The article only briefly touches upon disinformation and fake news relating to Covid and notes that “the role of academic health librarians now includes controlling fake information and providing authentic, updated information to health workers and the public”. Our team have been providing up-to-date health information way before the pandemic so the skills were already in place to help navigate the deluge of good and bad Coronavirus research. We can always do more though; training people how to spot bad research and fake news, helping the public navigate confusing health information, making information easier to understand and using our skills to help people develop digital literacy skills.
What does it mean for a health librarian to be a health activist? I like to think of myself as a health activist; I try to keep myself informed, I support evidence-based practice in healthcare, I promote high-quality learning resources at every opportunity, I am training to be a health and wellbeing champion in my Trust, I do my bit to try to keep healthy and I share information with my friends, family and social media network. But the current climate of disinformation and nastiness on social media can make it quite difficult to be an online health activist. The dismissal and distrust of expert opinion has come to the fore during the pandemic and it’s a little bit terrifying.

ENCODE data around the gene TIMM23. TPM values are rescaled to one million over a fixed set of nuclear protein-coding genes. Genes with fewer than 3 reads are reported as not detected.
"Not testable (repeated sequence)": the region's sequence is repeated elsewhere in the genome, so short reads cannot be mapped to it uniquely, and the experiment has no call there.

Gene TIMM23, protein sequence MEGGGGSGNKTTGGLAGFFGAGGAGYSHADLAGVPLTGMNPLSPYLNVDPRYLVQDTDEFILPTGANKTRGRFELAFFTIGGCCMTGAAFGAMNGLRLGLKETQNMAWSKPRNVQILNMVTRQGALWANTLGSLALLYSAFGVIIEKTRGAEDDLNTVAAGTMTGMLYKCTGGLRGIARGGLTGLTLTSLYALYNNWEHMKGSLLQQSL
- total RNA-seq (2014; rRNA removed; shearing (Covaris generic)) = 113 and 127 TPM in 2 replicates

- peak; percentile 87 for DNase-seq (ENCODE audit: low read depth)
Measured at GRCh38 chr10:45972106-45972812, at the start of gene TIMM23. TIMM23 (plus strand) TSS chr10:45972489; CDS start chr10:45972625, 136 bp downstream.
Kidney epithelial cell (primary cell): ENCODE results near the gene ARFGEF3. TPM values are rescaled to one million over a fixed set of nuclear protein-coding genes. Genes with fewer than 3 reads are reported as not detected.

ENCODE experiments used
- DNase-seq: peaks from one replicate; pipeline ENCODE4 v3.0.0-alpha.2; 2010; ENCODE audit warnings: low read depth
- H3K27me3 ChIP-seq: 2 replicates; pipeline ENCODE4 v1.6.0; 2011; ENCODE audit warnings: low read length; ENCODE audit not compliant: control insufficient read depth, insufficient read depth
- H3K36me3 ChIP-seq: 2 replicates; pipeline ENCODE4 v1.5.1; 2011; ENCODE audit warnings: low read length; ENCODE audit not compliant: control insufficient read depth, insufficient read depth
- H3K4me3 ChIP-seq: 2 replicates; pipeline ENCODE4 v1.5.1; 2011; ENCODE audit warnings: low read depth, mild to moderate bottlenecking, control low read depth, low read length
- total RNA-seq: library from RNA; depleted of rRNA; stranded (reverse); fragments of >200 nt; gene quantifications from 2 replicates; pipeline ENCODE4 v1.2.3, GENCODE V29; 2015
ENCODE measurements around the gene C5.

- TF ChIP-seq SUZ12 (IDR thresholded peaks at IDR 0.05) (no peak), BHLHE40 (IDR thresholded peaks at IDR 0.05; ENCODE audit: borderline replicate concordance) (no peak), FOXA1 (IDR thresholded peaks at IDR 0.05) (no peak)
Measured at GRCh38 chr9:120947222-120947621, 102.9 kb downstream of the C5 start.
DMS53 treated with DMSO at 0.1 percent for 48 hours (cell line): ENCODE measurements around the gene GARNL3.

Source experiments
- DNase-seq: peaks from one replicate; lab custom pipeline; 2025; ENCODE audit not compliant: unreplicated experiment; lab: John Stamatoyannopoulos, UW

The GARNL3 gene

I think health activism falls under the bigger umbrella of social justice. As noted by Elaine Russo Martin, “medical librarianship is not only an information science, but a human science. It is the search, retrieval, evaluation, and application of information to meet human needs to help health professionals, students, and patients make informed decisions about their health.” It is our responsibility to provide access to accurate, trusted information as well as the tools and skills to critically evaluate that information in ways that promote diversity, equity, inclusion, and social justice. By doing this, we are all being health activists.
This was a really interesting article and I think it would be beneficial for library teams to reflect on their covid response and use it as a opportunity to reconsider their goals and priorities, and also give themselves a very large pat on the back ❤